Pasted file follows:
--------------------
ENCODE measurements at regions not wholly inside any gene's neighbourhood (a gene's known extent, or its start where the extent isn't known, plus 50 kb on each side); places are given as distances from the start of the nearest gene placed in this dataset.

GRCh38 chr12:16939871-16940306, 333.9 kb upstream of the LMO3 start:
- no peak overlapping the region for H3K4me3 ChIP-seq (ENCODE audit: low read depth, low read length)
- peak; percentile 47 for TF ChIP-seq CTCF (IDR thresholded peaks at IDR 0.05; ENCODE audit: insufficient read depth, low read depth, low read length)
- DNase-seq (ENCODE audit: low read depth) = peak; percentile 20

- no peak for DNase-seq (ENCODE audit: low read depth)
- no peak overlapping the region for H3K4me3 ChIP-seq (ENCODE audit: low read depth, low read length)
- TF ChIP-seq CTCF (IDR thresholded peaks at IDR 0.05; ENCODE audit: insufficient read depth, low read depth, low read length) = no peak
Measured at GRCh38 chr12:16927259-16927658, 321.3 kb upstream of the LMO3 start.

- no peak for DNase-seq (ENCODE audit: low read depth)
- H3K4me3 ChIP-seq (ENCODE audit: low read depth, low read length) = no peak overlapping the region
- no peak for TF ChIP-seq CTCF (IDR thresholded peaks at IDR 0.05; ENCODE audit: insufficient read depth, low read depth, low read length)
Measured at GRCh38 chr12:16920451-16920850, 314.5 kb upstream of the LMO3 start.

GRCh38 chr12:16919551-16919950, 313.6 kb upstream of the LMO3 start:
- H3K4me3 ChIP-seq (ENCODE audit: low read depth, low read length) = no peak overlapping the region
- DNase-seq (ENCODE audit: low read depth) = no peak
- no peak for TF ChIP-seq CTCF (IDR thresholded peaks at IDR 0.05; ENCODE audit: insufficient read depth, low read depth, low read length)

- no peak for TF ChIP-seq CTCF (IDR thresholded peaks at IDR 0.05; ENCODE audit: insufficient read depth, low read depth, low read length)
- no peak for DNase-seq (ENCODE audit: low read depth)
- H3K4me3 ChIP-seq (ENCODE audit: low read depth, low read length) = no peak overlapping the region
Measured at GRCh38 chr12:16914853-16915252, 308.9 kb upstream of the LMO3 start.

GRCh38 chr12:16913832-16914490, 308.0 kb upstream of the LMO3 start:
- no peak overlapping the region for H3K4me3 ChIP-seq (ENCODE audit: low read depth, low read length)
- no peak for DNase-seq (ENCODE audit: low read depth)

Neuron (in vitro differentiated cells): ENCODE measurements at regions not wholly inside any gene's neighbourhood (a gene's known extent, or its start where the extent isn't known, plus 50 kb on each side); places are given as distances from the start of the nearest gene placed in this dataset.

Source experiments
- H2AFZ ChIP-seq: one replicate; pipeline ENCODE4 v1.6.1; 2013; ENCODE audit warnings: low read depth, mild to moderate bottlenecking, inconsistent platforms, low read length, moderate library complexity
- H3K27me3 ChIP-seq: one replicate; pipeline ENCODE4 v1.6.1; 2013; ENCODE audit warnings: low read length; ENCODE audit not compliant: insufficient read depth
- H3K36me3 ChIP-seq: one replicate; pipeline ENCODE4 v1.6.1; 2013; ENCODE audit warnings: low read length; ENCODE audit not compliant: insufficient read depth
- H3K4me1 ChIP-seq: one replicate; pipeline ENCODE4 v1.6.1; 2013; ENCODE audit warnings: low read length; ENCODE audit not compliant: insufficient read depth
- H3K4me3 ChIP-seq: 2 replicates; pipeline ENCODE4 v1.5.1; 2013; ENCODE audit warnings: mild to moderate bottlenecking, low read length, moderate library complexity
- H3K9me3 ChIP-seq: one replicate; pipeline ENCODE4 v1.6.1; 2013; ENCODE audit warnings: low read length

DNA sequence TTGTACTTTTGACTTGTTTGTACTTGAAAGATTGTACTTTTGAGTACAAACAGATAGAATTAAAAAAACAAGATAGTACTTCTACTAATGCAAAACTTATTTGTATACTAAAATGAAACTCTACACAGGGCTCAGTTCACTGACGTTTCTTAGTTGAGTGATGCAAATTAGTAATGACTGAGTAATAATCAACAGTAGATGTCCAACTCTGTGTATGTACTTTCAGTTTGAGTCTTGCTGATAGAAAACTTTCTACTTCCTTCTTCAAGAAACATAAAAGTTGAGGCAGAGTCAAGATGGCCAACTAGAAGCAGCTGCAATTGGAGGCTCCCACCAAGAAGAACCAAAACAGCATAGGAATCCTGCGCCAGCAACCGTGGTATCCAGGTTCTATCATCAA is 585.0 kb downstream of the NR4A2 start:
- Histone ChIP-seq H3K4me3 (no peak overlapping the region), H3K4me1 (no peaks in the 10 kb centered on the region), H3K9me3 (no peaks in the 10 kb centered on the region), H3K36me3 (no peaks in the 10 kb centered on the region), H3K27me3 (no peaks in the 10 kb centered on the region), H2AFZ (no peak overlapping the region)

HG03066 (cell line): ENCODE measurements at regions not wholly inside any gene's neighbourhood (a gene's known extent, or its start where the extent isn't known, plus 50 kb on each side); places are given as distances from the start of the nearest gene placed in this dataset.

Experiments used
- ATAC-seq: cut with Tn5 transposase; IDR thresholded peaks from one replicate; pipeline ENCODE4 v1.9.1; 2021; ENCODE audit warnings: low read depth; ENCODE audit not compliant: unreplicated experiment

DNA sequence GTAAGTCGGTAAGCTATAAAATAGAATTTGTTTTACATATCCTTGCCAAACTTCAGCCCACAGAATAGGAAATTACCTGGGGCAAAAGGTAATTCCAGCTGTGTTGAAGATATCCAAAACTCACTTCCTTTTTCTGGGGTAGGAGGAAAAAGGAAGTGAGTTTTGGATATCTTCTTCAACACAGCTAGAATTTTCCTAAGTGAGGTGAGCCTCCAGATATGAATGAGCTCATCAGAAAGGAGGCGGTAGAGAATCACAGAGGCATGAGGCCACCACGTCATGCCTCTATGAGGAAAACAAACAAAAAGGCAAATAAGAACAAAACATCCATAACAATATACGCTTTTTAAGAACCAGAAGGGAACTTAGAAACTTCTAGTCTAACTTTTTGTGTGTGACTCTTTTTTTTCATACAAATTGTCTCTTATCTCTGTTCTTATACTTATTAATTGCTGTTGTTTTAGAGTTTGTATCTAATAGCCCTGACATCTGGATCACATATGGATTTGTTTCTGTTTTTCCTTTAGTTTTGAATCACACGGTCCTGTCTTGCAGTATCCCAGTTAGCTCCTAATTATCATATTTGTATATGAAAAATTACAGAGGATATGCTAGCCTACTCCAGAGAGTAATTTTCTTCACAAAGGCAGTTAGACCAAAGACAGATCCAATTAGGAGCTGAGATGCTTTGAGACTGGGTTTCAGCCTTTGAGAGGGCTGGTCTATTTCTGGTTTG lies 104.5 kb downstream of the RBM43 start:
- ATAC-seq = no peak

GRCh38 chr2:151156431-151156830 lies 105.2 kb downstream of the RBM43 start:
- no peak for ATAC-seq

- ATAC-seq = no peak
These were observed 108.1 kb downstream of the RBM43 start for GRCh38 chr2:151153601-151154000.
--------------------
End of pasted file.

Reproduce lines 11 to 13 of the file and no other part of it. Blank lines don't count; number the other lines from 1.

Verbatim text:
- H3K4me3 ChIP-seq (ENCODE audit: low read depth, low read length) = no peak overlapping the region
- no peak for TF ChIP-seq CTCF (IDR thresholded peaks at IDR 0.05; ENCODE audit: insufficient read depth, low read depth, low read length)
Measured at GRCh38 chr12:16920451-16920850, 314.5 kb upstream of the LMO3 start.